Appraisals of public employees are important for a host of reasons, and particularly so with the increasing emphasis on pay-for-performance systems and performance-based management in the public sector. However, managerial appraisals of employees can be somewhat subjective and our understanding of the appraisal process in the public sector is largely U.S.-centric. In this study, we explore whether characteristics of managers, like a rater’s public service motivation (PSM), affect appraisal outcomes for their subordinates. Using a mixed experimental design, we analyze these dynamics in a non-U.S. context with MBA and MPA students enrolled in one of Korea’s top universities. We find that rater PSM moderates the influence of both task and non-task behavior on an employee’s performance appraisal.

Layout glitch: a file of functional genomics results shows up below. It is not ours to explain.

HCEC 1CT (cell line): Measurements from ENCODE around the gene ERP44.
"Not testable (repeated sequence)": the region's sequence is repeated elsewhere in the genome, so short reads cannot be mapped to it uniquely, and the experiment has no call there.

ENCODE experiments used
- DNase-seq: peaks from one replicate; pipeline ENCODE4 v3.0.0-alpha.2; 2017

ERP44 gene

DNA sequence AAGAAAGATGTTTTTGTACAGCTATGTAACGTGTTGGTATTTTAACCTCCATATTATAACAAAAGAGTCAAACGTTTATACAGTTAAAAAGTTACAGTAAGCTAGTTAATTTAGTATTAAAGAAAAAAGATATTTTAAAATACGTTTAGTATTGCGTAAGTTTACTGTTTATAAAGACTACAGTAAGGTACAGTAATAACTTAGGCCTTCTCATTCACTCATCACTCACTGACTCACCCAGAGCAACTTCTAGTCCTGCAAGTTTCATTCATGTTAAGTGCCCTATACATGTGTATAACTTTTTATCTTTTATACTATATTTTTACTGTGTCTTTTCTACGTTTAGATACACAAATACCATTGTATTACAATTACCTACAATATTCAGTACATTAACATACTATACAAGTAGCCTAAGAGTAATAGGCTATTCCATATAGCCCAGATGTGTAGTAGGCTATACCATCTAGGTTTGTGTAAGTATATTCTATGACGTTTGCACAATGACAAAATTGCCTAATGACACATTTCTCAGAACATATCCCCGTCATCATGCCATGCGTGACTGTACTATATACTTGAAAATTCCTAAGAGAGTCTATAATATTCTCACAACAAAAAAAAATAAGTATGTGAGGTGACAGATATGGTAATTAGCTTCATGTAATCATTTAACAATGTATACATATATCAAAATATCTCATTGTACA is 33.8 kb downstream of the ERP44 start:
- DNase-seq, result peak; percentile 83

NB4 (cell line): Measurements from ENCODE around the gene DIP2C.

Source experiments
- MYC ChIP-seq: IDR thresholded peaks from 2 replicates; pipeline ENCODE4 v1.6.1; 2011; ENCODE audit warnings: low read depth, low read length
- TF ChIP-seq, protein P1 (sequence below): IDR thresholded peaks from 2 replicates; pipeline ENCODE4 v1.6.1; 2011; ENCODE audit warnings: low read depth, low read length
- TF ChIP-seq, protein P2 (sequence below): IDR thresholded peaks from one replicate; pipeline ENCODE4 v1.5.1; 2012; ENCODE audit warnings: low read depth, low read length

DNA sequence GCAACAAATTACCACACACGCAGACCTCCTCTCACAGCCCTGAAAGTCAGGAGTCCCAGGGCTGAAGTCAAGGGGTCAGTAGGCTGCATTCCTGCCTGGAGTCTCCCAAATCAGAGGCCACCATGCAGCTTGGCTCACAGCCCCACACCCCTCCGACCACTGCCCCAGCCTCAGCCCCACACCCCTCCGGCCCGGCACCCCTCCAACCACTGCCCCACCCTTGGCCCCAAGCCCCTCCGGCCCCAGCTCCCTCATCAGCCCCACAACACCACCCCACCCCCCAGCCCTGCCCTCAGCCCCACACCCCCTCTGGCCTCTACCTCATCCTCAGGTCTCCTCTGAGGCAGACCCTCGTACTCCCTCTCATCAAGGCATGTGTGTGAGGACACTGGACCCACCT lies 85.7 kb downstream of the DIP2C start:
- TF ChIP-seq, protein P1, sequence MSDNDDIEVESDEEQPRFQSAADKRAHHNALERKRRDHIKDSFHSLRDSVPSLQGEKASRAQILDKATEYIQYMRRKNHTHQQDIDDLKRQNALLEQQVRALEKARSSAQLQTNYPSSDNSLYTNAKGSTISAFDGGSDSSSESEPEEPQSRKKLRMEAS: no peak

Christensen, R. K., Whiting, S. W., Im, T., Rho, E., Stritch, J. M., & Park, J. (2013). Public service motivation, task, and non-task behavior: A performance appraisal experiment with Korean MPA and MBA students.International Public Management Journal, 16(1), 28-52.